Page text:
I cycle back a different route, enjoying the thrill of the exercise and the complications of following the wrong route for a mile or so. It’s hard to describe the feeling that cycling on a quiet morning like this gives me: it’s like the moment when I’m sitting in front of a computer and my fingers are typing as fast as they can to keep up with my imagination, or the moment that I get so involved in a painting that everything else just swims away.

In that moment the world slips away and I’m free of the doubts and the insecurities. In that moment I can be the person that I want to be.

Many people I know talk about hills when they talk about cycling – how much of a pain they are to conquer – I actually quite like them. I like that feeling of accomplishment you get when you get to the top of a hill and are rewarded with the view – you can take your time and find your own path: something that we are sadly allowed to do so infrequently in our lives.

Now, with spring rapidly approaching, my cycling begins again in earnest. I’m hoping to build up my distances again to the point where I can easily do 40-50 miles in a journey. Maybe when I do I will take you with me.

On a separate subject, but in the vein of taking you with me – I have several ideas for novels at present: two of which I want to keep off line, but I have been thinking of sharing the third one on a separate blog linked in to this one.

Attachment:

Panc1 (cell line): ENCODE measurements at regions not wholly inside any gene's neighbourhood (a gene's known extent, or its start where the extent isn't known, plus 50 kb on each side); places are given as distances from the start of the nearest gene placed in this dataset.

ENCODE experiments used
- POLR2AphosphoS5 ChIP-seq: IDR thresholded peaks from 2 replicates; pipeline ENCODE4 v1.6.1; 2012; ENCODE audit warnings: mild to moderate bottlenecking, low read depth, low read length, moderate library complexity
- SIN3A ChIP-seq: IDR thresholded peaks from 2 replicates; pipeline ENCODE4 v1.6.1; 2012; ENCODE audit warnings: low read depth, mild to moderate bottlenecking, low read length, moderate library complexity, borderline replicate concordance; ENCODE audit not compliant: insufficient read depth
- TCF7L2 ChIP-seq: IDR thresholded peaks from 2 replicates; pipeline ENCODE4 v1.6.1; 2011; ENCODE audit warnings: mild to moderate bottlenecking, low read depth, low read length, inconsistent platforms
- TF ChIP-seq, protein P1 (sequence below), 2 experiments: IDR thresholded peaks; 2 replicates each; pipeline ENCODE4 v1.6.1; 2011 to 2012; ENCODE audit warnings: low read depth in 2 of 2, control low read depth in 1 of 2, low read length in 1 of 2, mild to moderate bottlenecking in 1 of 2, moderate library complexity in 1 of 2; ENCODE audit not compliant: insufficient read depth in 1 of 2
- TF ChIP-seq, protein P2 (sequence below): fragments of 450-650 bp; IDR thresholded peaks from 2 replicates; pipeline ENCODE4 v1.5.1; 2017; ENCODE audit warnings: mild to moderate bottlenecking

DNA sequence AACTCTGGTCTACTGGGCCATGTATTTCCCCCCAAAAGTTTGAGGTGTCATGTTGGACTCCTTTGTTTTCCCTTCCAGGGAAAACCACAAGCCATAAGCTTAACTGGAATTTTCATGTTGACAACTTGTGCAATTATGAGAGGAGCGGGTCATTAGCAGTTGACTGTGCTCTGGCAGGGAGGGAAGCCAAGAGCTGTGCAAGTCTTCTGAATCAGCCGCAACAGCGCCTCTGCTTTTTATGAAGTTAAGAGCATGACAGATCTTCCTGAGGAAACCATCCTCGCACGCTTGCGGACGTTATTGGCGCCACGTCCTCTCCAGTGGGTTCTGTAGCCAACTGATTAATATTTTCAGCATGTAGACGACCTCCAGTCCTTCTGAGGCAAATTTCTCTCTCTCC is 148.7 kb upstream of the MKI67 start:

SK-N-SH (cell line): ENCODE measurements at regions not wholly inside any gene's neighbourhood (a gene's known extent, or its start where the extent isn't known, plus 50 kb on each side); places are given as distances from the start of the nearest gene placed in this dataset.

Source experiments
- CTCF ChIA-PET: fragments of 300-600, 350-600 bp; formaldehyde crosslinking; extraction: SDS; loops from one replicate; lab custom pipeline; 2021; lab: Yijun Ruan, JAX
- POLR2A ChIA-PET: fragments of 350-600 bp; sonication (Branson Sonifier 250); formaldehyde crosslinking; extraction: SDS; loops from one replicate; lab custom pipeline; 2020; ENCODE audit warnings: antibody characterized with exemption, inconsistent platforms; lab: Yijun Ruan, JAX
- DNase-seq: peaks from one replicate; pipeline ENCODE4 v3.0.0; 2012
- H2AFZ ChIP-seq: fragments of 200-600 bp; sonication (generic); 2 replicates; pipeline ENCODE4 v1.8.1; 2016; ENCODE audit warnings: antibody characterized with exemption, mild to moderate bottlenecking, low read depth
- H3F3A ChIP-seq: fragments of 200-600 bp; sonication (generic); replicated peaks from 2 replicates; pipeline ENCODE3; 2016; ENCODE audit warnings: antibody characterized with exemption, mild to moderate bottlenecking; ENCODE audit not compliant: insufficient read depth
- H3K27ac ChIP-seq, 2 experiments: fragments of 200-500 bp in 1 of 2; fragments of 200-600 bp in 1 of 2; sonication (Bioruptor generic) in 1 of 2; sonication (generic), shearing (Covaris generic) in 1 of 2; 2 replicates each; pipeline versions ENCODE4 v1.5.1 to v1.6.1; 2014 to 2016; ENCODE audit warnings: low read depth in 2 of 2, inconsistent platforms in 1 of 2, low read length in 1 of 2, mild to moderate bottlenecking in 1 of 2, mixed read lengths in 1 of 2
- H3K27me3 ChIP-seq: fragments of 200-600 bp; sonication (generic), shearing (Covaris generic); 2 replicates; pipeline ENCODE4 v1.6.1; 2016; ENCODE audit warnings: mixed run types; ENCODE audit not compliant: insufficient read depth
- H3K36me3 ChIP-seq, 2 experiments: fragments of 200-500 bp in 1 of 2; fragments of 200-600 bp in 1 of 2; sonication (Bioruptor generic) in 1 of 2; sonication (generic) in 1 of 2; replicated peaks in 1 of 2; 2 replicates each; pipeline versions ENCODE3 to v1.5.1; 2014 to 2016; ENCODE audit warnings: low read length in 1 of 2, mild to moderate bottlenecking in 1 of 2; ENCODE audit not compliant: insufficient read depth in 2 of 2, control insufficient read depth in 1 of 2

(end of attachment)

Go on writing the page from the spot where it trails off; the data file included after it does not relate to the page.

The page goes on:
However, before I start I would appreciate some (honest) levels of interest. The idea is based around a fading rock band who are trying to ride the wave of their one-hit-wonder for a comeback tour, but are forced to face their insecurities along the way. Each post would be between 3-5,000 words - which you may feel is a bit much to cope with

I guess I would post about once or twice a month.

If there’s sufficient interest I will go ahead – but please be honest with feedback on this.

Thanks

5 comments:

Lydia said...

I loved this post about your ride. The tunnels sound terrifying to me, however.
The concept for your online novel is darned fascinating. I liked the idea right away. Then I read about the posts of 3-5,000 words and, I must admit, that's a lot of online reading. I'm having to discipline myself away from the computer to get to the book I'm currently (slowly) reading. So, I honestly don't know if I'd be a regular reader of your novel, and then if I got behind I'd be as frustrated as I am in being behind getting notes to my friend, the author of my current read.
It'll be interesting to see what others think about this...

Don't Feed The Pixies said...

Well - i could always publish half a chapter at a time if it would help, but that might take a while: so would the interest level remain?

Michael said...

I'm interested, but a lack of time and my own writing projects forces me to say no (for now). Is there a writing group nearby?

Or you could just do it anyway. Put it out there and see what happens.

Lisa Allender said...

I vote DO IT!
I'll check in to read at least once-a-week!
Peace, woman.

Honour said...

I think that if you think the blogging will help you create -- go ahead and do it ... :) There will be a point where writing for the audience, though, will lose its momentum -- but hell, who cares. Use it while you can! I'll still pay attention and comment when I can. (even if I don't comment on every posting, I still read them ;) )